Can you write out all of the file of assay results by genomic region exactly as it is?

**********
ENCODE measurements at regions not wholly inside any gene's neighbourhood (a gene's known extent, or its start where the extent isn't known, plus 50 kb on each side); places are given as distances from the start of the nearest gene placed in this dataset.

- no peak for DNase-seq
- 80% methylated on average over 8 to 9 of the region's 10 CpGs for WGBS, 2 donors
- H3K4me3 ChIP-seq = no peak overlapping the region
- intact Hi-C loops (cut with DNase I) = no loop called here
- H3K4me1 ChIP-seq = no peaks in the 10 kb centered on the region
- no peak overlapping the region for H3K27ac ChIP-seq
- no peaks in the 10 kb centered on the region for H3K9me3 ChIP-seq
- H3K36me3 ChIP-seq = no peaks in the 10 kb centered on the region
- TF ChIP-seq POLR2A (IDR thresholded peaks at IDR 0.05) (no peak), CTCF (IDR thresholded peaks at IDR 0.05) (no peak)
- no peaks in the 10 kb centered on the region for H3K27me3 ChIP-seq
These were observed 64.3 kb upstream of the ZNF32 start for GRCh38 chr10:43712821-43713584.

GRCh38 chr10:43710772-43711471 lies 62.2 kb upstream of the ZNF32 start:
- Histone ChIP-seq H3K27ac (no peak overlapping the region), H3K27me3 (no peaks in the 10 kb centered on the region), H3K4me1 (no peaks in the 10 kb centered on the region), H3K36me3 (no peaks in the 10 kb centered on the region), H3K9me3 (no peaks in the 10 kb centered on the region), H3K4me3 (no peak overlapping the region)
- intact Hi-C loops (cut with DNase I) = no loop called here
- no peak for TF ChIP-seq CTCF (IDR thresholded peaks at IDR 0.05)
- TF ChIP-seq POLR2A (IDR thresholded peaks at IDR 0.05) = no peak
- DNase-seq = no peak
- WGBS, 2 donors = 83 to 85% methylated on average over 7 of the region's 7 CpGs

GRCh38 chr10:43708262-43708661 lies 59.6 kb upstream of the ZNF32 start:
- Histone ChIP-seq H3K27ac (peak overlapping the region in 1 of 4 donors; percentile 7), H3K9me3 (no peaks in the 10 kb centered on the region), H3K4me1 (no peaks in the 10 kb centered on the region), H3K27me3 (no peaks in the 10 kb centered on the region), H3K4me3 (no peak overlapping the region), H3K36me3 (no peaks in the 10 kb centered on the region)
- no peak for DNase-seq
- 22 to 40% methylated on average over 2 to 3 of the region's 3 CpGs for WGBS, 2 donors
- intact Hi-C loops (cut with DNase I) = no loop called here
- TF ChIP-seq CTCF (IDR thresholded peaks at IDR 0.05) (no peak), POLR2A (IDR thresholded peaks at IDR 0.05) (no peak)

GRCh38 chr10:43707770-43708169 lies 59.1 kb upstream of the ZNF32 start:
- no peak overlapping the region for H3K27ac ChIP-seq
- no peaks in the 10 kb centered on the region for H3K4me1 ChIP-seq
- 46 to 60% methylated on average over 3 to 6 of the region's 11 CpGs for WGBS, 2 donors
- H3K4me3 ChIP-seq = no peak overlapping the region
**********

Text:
ENCODE measurements at regions not wholly inside any gene's neighbourhood (a gene's known extent, or its start where the extent isn't known, plus 50 kb on each side); places are given as distances from the start of the nearest gene placed in this dataset.

- no peak for DNase-seq
- 80% methylated on average over 8 to 9 of the region's 10 CpGs for WGBS, 2 donors
- H3K4me3 ChIP-seq = no peak overlapping the region
- intact Hi-C loops (cut with DNase I) = no loop called here
- H3K4me1 ChIP-seq = no peaks in the 10 kb centered on the region
- no peak overlapping the region for H3K27ac ChIP-seq
- no peaks in the 10 kb centered on the region for H3K9me3 ChIP-seq
- H3K36me3 ChIP-seq = no peaks in the 10 kb centered on the region
- TF ChIP-seq POLR2A (IDR thresholded peaks at IDR 0.05) (no peak), CTCF (IDR thresholded peaks at IDR 0.05) (no peak)
- no peaks in the 10 kb centered on the region for H3K27me3 ChIP-seq
These were observed 64.3 kb upstream of the ZNF32 start for GRCh38 chr10:43712821-43713584.

GRCh38 chr10:43710772-43711471 lies 62.2 kb upstream of the ZNF32 start:
- Histone ChIP-seq H3K27ac (no peak overlapping the region), H3K27me3 (no peaks in the 10 kb centered on the region), H3K4me1 (no peaks in the 10 kb centered on the region), H3K36me3 (no peaks in the 10 kb centered on the region), H3K9me3 (no peaks in the 10 kb centered on the region), H3K4me3 (no peak overlapping the region)
- intact Hi-C loops (cut with DNase I) = no loop called here
- no peak for TF ChIP-seq CTCF (IDR thresholded peaks at IDR 0.05)
- TF ChIP-seq POLR2A (IDR thresholded peaks at IDR 0.05) = no peak
- DNase-seq = no peak
- WGBS, 2 donors = 83 to 85% methylated on average over 7 of the region's 7 CpGs

GRCh38 chr10:43708262-43708661 lies 59.6 kb upstream of the ZNF32 start:
- Histone ChIP-seq H3K27ac (peak overlapping the region in 1 of 4 donors; percentile 7), H3K9me3 (no peaks in the 10 kb centered on the region), H3K4me1 (no peaks in the 10 kb centered on the region), H3K27me3 (no peaks in the 10 kb centered on the region), H3K4me3 (no peak overlapping the region), H3K36me3 (no peaks in the 10 kb centered on the region)
- no peak for DNase-seq
- 22 to 40% methylated on average over 2 to 3 of the region's 3 CpGs for WGBS, 2 donors
- intact Hi-C loops (cut with DNase I) = no loop called here
- TF ChIP-seq CTCF (IDR thresholded peaks at IDR 0.05) (no peak), POLR2A (IDR thresholded peaks at IDR 0.05) (no peak)

GRCh38 chr10:43707770-43708169 lies 59.1 kb upstream of the ZNF32 start:
- no peak overlapping the region for H3K27ac ChIP-seq
- no peaks in the 10 kb centered on the region for H3K4me1 ChIP-seq
- 46 to 60% methylated on average over 3 to 6 of the region's 11 CpGs for WGBS, 2 donors
- H3K4me3 ChIP-seq = no peak overlapping the region